To successfully integrate STEM learning into early childhood education, we should consider all the systems surrounding children: We must prioritize STEM learning, while also engaging members across the child’s environments. Both small and large steps can be taken, both sequentially and simultaneously, to move in the direction of greater STEM learning in early childhood.
Source: Joan Ganz Cooney Center at Sesame Workshop, 2017
The intent of this section of the NGSS appendices is more limited—to describe what each of these eight practices implies about what students can do. Its purpose is to enable readers to better understand the performance expectations. The “Practices Matrix” is included, which lists the specific capabilities included in each practice for each grade band (K-2, 3-5, 6-8, 9-12).
By Hagit Mano, Kathleen Molina, Alissa Lange, and Irena Nayfeld
Children engage in informal engineering when they explore materials, when they take things apart and put them back together, and when they create their own solutions to real problems. In this article we described how preschool children, with their teacher’s guidance, engaged in three-dimensional learning.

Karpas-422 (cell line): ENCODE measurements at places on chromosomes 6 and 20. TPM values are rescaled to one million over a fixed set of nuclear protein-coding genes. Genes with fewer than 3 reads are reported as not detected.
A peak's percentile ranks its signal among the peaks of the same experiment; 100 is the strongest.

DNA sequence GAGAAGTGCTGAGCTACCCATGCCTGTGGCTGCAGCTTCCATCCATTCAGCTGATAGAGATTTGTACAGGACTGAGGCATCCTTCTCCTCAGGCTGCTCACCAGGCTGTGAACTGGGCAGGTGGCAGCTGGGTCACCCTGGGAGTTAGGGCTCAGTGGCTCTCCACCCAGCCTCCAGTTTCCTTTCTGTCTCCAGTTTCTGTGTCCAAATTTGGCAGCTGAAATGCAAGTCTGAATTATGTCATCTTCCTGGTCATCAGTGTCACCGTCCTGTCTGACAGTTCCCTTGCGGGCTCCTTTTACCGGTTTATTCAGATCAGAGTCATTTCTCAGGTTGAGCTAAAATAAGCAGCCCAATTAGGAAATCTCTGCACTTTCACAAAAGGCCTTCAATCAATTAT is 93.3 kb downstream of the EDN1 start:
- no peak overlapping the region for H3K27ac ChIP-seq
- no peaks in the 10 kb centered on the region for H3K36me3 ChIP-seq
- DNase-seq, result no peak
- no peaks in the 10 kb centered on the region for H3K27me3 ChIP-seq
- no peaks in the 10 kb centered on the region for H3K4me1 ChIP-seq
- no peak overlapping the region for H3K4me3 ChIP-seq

Source: Science & Children, Vol. 57, No. 2, September 2019
The following paper will operationalize STEM education key concepts and blend learning theories to build an integrated STEM education framework to assist in further researching integrated STEM education.
Source: International Journal of STEM Education, Vol. 3, No. 11, July 2016
This chapter presents perspectives, a rationale and research supporting an emphasis on the nature of science in the context of the NGSS. Additionally, eight understandings with appropriate grade-level outcomes are included as extensions of the science and engineering practices and crosscutting concepts, not as a fourth dimension of standards.